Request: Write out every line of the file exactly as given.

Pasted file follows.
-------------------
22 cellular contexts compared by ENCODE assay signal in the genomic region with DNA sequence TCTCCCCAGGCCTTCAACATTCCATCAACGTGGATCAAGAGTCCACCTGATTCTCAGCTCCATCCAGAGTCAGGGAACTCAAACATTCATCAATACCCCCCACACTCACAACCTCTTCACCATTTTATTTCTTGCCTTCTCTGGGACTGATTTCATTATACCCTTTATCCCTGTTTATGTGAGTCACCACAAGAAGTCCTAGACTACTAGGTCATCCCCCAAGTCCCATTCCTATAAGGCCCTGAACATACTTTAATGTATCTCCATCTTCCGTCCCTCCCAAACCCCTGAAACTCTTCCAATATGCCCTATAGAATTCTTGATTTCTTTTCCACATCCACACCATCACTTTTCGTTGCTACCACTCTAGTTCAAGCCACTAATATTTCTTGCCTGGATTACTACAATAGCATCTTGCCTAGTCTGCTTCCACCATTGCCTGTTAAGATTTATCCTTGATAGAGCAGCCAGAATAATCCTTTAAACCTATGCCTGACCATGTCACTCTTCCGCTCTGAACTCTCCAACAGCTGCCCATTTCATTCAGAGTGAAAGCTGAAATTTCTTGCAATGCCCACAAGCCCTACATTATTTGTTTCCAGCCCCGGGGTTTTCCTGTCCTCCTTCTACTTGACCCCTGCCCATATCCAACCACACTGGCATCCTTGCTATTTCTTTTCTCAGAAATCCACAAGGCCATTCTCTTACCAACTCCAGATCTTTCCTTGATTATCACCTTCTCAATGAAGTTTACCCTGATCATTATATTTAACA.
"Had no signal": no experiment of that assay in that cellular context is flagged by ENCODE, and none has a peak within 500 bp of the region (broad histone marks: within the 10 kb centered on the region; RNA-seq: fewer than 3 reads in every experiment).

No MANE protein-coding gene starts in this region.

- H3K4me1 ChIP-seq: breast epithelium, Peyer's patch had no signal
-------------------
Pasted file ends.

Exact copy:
22 cellular contexts compared by ENCODE assay signal in the genomic region with DNA sequence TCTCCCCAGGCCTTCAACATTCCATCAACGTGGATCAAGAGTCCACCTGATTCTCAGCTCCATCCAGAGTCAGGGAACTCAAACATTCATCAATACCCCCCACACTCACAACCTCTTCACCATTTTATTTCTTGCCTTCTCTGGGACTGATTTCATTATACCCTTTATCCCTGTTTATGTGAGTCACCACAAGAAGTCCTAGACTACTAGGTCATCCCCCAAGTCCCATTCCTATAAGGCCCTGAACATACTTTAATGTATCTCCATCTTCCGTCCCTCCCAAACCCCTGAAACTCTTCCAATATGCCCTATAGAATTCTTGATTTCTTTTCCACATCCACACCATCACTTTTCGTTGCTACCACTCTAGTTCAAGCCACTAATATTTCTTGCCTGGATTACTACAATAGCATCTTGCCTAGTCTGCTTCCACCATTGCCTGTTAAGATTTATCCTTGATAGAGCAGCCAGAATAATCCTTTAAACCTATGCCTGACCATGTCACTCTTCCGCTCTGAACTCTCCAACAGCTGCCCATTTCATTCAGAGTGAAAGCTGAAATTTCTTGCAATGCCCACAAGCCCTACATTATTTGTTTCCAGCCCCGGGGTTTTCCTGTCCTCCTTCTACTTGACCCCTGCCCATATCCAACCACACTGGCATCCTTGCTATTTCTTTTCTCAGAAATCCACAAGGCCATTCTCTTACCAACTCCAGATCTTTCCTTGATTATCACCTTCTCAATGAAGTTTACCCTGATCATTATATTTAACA.
"Had no signal": no experiment of that assay in that cellular context is flagged by ENCODE, and none has a peak within 500 bp of the region (broad histone marks: within the 10 kb centered on the region; RNA-seq: fewer than 3 reads in every experiment).

No MANE protein-coding gene starts in this region.

- H3K4me1 ChIP-seq: breast epithelium, Peyer's patch had no signal